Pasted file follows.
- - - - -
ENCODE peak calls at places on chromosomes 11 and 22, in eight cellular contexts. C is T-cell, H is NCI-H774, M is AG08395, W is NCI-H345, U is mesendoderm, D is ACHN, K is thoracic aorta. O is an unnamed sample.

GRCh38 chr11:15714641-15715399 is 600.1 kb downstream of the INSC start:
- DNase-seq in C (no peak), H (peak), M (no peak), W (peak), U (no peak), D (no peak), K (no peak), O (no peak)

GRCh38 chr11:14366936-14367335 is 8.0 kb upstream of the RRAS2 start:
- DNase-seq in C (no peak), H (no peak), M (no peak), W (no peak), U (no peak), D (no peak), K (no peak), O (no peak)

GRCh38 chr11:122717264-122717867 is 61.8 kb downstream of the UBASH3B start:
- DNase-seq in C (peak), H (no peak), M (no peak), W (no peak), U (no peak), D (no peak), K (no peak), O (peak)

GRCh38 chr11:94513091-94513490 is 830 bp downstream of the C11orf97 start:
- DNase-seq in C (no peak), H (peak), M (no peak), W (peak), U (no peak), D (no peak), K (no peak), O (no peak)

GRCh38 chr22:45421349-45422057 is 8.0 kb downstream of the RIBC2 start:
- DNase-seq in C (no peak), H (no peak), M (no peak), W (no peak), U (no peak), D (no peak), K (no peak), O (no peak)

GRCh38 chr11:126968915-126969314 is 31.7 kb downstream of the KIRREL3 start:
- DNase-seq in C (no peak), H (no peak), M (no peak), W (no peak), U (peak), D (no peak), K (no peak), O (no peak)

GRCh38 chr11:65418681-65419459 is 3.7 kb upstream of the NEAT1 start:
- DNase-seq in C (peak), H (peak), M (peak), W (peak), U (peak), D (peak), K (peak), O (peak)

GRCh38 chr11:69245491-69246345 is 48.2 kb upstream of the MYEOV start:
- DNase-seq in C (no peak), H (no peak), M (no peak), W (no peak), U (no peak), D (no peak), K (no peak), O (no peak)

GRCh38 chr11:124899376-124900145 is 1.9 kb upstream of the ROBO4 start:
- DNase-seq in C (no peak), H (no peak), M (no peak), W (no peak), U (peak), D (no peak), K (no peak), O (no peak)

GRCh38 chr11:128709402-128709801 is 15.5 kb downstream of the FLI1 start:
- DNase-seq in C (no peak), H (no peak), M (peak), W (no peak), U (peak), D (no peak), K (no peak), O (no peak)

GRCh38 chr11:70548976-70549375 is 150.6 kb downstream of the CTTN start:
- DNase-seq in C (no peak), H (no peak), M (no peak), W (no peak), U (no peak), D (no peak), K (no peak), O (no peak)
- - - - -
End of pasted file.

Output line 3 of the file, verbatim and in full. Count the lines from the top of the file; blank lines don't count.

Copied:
- DNase-seq in C (no peak), H (peak), M (no peak), W (peak), U (no peak), D (no peak), K (no peak), O (no peak)